Week Three of the NYRS course for top residential brokers covers Professional Ethics, a critical issue and compelling area of study, especially in the light of increasing lapses in moral behavior by individuals in every arena, from corporations to politics to religion.  As brokers, we make decisions and take actions daily that affect the interests of others.  How we go about our business greatly impacts the results we achieve.  

 

AS licensees of the state, we are required to comply with the law.  However, compliance is not the same as ethics.  Obeying the law is one thing, but doing what is right and morally responsible is more than doing what is legal.  

 

When we are grounded in ethical values, we conduct ourselves with decency, fairness and respect for others.  We shun and avoid those who are unscrupulous or corrupt, for we have little tolerance for dishonesty.  In our business dealings, ethical questions arise in the grey areas between right and wrong when there is a conflict of interest or a dilemma between values.   

 

Alan Goodman, Master Trainer from The Institute for Global Ethics, recognizes three specific dilemmas:  conflicts between Truth versus Loyalty, Self versus Community, and Justice versus Mercy.  Referring to an individual’s “ethical fitness,” he advocates “doing the right thing” and valuing good over personal gain or self-interest.   

 

As brokers, we are hired to promote and protect the interests of our buyers and sellers.  One of the examples used in class referred to the property owner who tragically jumped to his death from the apartment’s window.  The law says that we must protect the seller’s confidentiality, and since this detail is not material to the apartment’s sale, then we should not volunteer this fact.  However, are we obliged ethically to disclose this information to a buyer?  No, is the answer.  If asked directly, we can not lie, but we are not morally obligated to reveal this fact.  In this instance then, which is the higher right?  Truth?  Or Loyalty?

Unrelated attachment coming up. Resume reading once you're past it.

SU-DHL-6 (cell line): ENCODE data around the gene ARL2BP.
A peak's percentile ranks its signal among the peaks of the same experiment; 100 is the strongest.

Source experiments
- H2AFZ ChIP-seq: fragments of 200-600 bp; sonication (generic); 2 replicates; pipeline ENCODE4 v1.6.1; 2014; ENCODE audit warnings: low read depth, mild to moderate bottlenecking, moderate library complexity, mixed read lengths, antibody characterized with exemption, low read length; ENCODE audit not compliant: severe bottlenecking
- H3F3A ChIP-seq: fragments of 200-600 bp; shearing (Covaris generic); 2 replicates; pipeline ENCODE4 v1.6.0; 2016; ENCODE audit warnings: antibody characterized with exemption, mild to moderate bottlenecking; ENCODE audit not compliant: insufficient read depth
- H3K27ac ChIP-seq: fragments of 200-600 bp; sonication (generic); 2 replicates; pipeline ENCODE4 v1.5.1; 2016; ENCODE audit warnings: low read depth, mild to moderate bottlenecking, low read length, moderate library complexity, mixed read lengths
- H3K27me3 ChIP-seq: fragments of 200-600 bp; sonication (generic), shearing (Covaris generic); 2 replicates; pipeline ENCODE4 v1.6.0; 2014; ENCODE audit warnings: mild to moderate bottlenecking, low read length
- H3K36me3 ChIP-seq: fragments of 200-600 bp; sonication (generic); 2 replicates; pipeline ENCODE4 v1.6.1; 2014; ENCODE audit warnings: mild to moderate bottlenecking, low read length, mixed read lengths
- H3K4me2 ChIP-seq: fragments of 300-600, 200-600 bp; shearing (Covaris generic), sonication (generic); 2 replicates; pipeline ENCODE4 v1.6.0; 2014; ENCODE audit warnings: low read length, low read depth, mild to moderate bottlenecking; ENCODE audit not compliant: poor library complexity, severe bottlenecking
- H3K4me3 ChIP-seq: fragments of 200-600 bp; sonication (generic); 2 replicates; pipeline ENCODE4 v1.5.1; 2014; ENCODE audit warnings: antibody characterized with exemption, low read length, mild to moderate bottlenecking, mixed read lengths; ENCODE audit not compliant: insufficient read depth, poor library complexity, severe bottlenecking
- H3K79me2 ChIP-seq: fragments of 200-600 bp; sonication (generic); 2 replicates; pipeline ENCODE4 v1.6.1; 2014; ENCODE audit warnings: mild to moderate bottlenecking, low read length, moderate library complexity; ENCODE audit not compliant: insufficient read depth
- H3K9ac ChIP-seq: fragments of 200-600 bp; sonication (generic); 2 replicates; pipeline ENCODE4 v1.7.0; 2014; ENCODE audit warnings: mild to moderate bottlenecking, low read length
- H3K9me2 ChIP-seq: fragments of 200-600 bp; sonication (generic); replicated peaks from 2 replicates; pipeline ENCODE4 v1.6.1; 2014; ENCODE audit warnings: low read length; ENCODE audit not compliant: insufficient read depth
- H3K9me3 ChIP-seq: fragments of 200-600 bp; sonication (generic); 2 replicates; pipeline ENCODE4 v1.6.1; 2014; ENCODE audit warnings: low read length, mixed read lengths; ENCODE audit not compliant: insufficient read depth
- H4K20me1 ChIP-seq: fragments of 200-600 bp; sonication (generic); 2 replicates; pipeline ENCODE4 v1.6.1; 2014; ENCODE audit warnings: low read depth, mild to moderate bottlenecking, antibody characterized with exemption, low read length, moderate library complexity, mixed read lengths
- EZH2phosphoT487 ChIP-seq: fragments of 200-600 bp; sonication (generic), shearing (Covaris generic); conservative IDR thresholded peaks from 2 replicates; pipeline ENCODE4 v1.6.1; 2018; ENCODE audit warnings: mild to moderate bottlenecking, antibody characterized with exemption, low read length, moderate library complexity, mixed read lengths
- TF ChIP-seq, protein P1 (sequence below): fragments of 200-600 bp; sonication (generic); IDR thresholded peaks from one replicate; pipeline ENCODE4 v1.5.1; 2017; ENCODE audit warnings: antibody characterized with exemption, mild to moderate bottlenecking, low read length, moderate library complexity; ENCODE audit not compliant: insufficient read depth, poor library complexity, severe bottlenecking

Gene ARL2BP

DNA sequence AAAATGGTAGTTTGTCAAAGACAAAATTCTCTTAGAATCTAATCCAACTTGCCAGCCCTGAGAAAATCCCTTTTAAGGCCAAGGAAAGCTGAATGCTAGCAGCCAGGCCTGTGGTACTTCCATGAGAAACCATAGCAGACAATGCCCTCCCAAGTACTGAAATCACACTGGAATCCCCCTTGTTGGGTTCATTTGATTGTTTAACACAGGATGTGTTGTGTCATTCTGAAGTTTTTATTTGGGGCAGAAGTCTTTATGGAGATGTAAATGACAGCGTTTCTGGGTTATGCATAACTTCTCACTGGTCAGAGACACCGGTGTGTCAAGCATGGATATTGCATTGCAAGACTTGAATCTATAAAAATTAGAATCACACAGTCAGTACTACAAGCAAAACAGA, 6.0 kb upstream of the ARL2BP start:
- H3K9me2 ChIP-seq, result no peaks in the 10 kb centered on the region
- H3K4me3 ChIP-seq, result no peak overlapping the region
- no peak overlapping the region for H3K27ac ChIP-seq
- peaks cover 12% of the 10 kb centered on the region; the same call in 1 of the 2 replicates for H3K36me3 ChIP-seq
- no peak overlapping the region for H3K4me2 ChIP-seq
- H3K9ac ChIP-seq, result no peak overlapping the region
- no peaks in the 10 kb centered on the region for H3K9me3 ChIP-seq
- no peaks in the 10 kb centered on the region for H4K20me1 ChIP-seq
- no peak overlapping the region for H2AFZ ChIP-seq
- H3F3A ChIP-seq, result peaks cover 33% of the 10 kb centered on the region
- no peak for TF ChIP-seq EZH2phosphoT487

Similarly, when we represent an estate, divorce or celebrity sale, we are not obliged to disclose personal information.  Our fiduciary responsibility is to protect the privacy of our clients.   

 

We know implicitly that it is wrong to misrepresent and make false or misleading statements.  But what about full disclosure of a property’s past problems, if known, which can fall into the grey zone between right and wrong?  Often the sin of omission becomes the sin of commission when a broker is silent with respect to a property’s past problems such as a history of mold or leaks now resolved and painted over, or vermin infestation now cured.  Chances are this damaging information will turn up during an attorney’s due diligence and reading of board minutes.  Withholding such information can derail a potential sale and cause harm to the client.  When disclosed upfront, these obstacles become non-issues.  Similarly, it’s important to obtain all the facts pertinent to a sale.  What is known about an adjoining empty lot where a new development might obscure a view?  Knowledge is power, and timely disclosure is essential for a smooth and successful transaction.  

 

Doing The Right Thing

 

One of the checks and balances Goodman discusses in determining right vs. wrong behavior is to ask whether the action can pass the smell test.  Issues that are obviously wrong stink.  Goodman recommends that the individual ask:  “How would I feel if this decision were published?  What would my parents or children think?”   

 

Ethical fitness requires consistency.  When values are unshakeable, integrity builds.  When you treat others as you would want to be treated, there is understanding and appreciation for the other side—even compassion.  Good faith facilitates cooperation, and respect encourages flexibility.  As negotiators, our job is to bridge distances, and when there is trust, we are most successful. 

 

Increasingly, our co-brokers are becoming as important as our clients.  When I first started in this business, well before the time that exclusives became the norm, I had a buyer on one side of the transaction and a seller on the other.  Now, nearly always, I interact directly with one principal and a broker who represents the other principal.  The way competing brokers communicate and deal with each other is incredibly significant.  Honesty, cooperation and fair play are paramount.

 

REBNY’s Code of Ethics and Professional Practices defines standards of acceptable behavior within our industry with a comprehensive list of “shall” and “shall not’s.”  A peer group enforces ethical conduct and hears complaints, grievances and disputes, seeking to protect the interests of the community ofbuyers and sellers as it provides for fair treatment to all transaction participants.  

 

Despite the competitive nature of our industry, and perhaps even because of it, ethical behavior is both the means and the end to doing good business.  When you care about honor, you can be relied upon to do the right thing—and as one happy client refers another, one successful deal leads to another.

 

There is a host of situations in our business where moral reasoning is required.  Next month, I’ll take a look at specific ethical issues, and I welcome your thoughts.